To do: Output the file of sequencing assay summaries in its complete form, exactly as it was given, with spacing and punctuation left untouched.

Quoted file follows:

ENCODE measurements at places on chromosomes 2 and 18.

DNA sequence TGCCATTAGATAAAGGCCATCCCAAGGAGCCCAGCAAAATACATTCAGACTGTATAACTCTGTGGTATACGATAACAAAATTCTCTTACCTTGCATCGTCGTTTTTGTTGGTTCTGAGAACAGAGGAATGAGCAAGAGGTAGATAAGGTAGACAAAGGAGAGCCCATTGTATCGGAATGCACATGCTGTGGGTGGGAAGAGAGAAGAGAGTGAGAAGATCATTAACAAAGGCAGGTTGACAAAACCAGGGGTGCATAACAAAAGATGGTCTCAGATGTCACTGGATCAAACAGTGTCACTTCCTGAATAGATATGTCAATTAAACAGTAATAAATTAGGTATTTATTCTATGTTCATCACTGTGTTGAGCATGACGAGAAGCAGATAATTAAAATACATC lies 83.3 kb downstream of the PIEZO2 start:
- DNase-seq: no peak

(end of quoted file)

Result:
ENCODE measurements at places on chromosomes 2 and 18.

DNA sequence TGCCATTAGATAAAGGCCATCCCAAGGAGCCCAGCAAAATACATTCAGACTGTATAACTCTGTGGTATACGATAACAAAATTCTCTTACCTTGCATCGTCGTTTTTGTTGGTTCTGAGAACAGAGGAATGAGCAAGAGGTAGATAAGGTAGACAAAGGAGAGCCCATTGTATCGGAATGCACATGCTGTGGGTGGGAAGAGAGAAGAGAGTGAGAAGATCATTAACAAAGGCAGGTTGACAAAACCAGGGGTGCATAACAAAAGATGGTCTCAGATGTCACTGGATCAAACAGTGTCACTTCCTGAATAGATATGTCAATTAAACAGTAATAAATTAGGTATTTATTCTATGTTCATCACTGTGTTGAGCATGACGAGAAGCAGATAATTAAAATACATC lies 83.3 kb downstream of the PIEZO2 start:
- DNase-seq: no peak